Under Many Aliases, Mislabeled Foods Find Their Way to Dinner Tables
NYT: The menu offered fried catfish. But Freddie Washington, a pastor in Tuscaloosa, Ala., who sometimes eats out five nights a week and was raised on Gulf Coast seafood, was served tilapia. It was a culinary bait and switch. Mr. Washington complained. The restaurant had run out of catfish, the manager explained, and the pastor left the restaurant with a free dinner, an apology and a couple of gift certificates.
“If I’m paying for a menu item,” Mr. Washington said, “I’m expecting that menu item to be placed before me.”
The subject of deceptive restaurant menus took on new life last week when Oceana, an international organization dedicated to ocean conservation, released a report with the headline “Widespread Seafood Fraud Found in New York City.”
Using genetic testing, the group found tilapia and tilefish posing as red snapper. Farmed salmon was sold as wild. Escolar, which can also legally be called oil fish, was disguised as white tuna, which is an unofficial nickname for albacore tuna.
Every one of 16 sushi bars investigated sold the researchers mislabeled fish. In all, 39 percent of the seafood from 81 grocery stores and restaurants was not what the establishment claimed it was.
“This thing with fish is age old, it’s been going on forever,” said Anne Quatrano, an Atlanta chef who opened Bacchanalia 20 years ago and kick-started the city’s sustainable food movement. “Unless you buy whole fish, you can’t always know what you’re getting from a supplier.”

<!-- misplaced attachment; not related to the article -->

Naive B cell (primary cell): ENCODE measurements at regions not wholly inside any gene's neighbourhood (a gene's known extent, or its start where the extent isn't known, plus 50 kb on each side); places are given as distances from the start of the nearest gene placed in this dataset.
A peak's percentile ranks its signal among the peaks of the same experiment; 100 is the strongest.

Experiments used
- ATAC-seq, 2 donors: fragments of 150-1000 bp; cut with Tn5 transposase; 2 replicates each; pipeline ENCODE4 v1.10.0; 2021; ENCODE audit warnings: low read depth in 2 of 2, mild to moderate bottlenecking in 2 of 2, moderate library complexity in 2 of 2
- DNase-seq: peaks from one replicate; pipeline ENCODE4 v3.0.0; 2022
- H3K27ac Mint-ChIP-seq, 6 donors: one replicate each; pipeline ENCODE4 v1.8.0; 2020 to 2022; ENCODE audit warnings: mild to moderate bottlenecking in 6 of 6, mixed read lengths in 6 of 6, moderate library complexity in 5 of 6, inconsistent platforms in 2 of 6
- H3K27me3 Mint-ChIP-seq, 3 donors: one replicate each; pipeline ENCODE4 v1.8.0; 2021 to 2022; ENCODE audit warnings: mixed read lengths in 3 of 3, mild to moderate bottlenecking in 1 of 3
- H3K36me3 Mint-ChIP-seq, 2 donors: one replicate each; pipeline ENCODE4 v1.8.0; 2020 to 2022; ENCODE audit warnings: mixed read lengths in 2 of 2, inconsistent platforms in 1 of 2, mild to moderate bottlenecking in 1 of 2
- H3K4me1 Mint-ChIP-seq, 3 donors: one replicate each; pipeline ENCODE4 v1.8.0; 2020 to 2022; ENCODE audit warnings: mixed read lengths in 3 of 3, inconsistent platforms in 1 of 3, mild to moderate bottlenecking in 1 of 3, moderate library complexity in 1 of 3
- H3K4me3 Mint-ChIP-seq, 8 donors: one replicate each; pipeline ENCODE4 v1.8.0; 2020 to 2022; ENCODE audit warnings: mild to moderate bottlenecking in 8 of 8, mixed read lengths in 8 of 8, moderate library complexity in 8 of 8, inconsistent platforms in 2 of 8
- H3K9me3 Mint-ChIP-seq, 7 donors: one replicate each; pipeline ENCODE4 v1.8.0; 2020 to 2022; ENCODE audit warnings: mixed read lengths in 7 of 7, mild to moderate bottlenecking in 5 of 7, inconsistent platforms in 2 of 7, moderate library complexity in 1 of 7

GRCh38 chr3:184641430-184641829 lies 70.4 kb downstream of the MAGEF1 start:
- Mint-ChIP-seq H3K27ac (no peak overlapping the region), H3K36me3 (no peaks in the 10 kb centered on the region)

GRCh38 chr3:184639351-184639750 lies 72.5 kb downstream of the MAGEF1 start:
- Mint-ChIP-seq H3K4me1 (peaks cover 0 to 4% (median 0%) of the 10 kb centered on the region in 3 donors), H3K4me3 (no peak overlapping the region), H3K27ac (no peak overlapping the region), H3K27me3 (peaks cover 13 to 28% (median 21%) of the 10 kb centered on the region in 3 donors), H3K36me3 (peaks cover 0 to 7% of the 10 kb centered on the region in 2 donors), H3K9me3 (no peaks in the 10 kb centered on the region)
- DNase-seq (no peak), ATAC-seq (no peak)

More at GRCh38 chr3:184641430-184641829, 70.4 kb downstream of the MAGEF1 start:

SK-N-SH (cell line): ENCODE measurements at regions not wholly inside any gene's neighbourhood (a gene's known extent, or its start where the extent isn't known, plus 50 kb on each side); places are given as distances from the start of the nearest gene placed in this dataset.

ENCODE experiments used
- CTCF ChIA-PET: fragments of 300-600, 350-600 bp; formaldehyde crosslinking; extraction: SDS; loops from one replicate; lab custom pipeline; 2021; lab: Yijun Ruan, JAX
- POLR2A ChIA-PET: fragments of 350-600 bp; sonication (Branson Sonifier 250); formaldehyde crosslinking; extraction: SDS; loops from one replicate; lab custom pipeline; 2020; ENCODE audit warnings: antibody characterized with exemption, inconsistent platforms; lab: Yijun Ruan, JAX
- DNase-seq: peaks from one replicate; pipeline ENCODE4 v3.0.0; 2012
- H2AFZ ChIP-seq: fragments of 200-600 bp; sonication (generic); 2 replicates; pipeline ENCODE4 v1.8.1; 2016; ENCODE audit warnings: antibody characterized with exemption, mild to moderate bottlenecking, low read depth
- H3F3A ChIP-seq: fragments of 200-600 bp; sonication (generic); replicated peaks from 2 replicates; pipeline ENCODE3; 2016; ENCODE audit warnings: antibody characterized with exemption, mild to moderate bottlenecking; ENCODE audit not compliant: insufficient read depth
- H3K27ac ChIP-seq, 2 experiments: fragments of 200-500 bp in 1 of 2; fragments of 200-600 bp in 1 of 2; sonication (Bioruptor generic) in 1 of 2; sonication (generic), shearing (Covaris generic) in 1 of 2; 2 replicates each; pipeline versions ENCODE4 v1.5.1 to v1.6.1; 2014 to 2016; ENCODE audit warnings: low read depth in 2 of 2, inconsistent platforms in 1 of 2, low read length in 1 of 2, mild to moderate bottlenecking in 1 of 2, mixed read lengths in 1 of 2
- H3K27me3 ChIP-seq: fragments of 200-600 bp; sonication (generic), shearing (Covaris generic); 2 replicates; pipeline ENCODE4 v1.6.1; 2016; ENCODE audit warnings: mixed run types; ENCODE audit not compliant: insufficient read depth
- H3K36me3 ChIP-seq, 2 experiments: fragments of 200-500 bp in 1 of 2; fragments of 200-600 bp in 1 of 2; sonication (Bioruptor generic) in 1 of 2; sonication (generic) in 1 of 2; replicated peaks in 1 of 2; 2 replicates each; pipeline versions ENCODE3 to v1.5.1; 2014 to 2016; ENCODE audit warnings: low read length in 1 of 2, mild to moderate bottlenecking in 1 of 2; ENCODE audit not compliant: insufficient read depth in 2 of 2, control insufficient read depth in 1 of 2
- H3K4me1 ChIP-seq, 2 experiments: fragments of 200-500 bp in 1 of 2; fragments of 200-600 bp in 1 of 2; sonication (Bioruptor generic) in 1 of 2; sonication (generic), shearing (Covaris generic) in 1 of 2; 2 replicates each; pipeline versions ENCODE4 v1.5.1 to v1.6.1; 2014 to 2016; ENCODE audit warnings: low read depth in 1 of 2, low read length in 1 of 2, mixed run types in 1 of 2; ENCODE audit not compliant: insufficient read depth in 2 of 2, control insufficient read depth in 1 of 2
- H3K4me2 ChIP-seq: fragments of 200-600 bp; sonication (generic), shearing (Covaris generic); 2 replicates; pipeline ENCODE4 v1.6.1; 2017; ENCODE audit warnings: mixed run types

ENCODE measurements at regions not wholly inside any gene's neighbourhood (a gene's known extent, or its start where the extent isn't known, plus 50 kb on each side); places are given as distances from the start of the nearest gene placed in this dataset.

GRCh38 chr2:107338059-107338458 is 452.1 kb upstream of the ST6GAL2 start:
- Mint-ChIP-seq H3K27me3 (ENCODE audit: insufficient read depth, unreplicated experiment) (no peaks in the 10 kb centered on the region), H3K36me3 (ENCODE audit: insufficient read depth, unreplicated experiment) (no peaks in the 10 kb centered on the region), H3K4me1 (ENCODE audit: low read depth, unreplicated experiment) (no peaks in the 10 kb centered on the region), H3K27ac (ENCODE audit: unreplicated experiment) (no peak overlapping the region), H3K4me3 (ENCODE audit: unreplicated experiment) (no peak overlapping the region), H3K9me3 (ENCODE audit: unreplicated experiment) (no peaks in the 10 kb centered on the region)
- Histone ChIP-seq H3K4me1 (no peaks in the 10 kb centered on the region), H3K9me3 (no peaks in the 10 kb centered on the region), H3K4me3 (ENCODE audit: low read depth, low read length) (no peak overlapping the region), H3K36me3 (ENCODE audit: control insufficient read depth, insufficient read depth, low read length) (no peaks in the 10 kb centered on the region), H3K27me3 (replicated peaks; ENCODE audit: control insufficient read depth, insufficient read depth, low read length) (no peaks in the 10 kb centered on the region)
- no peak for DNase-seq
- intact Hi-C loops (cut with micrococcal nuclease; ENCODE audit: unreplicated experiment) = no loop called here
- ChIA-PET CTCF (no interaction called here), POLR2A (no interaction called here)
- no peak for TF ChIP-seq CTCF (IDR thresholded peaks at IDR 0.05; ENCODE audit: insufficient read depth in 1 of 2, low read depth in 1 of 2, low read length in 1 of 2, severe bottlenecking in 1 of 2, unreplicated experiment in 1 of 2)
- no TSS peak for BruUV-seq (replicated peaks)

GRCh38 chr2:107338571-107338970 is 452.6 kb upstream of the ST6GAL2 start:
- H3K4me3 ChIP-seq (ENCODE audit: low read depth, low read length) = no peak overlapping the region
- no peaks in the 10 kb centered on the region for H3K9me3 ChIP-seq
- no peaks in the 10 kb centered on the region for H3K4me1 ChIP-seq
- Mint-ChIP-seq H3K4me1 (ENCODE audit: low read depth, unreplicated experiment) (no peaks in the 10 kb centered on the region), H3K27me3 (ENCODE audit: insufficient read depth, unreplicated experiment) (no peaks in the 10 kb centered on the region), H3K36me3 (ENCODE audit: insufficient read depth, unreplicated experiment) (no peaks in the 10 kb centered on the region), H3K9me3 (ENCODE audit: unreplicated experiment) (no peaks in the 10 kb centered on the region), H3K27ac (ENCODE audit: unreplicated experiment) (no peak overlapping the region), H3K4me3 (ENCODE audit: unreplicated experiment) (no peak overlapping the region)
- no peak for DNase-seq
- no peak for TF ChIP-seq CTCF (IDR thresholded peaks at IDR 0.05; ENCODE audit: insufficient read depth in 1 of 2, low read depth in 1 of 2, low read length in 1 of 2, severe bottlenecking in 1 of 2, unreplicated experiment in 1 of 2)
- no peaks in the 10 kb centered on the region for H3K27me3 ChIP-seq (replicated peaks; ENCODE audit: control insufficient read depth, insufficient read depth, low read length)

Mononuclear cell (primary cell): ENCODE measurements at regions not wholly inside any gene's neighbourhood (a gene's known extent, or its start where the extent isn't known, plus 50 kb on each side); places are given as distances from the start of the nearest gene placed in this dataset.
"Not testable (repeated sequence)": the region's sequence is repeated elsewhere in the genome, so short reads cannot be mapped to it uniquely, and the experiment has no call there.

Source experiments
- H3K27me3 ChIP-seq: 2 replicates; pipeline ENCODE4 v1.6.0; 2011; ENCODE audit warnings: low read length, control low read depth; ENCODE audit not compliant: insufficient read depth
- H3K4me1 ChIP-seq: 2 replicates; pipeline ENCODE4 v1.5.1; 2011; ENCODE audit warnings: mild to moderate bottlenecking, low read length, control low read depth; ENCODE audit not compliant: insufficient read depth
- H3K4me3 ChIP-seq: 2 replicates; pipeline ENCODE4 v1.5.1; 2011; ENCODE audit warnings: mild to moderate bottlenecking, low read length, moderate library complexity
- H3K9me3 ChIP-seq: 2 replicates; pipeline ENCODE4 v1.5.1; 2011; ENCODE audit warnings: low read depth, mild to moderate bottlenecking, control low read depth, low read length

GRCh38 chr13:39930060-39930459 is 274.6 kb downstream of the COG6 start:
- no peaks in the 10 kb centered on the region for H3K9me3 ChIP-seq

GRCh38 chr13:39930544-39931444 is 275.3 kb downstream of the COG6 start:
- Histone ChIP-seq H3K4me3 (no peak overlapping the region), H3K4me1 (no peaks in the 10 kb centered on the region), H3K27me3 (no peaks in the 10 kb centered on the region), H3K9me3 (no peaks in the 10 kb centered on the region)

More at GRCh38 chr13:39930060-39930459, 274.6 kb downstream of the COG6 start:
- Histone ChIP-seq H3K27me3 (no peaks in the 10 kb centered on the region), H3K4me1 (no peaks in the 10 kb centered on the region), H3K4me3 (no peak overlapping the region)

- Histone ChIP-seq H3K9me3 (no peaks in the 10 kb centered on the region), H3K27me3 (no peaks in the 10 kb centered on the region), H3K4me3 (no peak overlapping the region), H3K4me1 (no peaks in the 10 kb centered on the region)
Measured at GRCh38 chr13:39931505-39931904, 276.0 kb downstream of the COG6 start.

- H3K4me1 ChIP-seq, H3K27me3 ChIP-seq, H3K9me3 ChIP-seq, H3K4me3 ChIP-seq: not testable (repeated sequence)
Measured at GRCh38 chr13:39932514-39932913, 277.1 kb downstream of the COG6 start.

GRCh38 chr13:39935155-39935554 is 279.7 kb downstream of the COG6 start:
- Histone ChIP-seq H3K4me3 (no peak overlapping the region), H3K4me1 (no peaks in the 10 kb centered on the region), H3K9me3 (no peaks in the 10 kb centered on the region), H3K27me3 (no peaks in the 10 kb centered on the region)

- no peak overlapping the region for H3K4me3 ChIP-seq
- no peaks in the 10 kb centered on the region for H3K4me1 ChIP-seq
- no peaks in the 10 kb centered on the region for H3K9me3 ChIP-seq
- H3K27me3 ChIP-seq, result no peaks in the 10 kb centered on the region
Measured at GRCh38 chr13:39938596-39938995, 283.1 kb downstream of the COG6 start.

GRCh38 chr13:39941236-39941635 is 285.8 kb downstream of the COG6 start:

Swapping one ingredient for a less expensive one extends beyond fish and is not always the fault of the person who sells food to the restaurant. Many a pork cutlet has headed to a table disguised as veal, and many an organic salad is not.
The term organic is regulated by the Department of Agriculture, but many other identifying words on a menu are essentially marketing terms. Unscrupulous chefs can falsely claim that a steak is Kobe beef or say a chicken was humanely treated without penalty.
In cases of blatant mislabeling, a chef or supplier often takes the bet that a local or federal agency charged with stopping deceptive practices is not likely to walk in the door. “This has been going on for as long as I’ve been cooking,” said Tom Colicchio, a New York chef and television personality. “When you start really getting into this stuff, there’s so many things people mislabel.”
At Mr. Colicchio’s New York restaurants, all but about 5 percent of the meat he serves is from animals raised without antibiotics, he said. It costs him about 30 percent more, so he charges more. “Yet I have a restaurant down the street that says they have organic chicken when they don’t, and they charge less money for it,” he said. “It’s all part of mislabeling and duping the public.”
Consumers are misled most frequently when they buy fish, investigators say, because there are so many fish in the sea and such limited knowledge among diners. The Food and Drug Administration lists 519 acceptable market names for fish, but more than 1,700 species are sold, said Morgan Liscinsky, a spokesman with the agency.
Marketing thousands of species in the ocean to a dining public who often has to be coaxed to move beyond the top five — shrimp, tuna, salmon, pollock and tilapia — is not an exact science.
The line between marketing something like Patagonian toothfish as Chilean sea bass or serving langostino and calling it lobster is a fine one.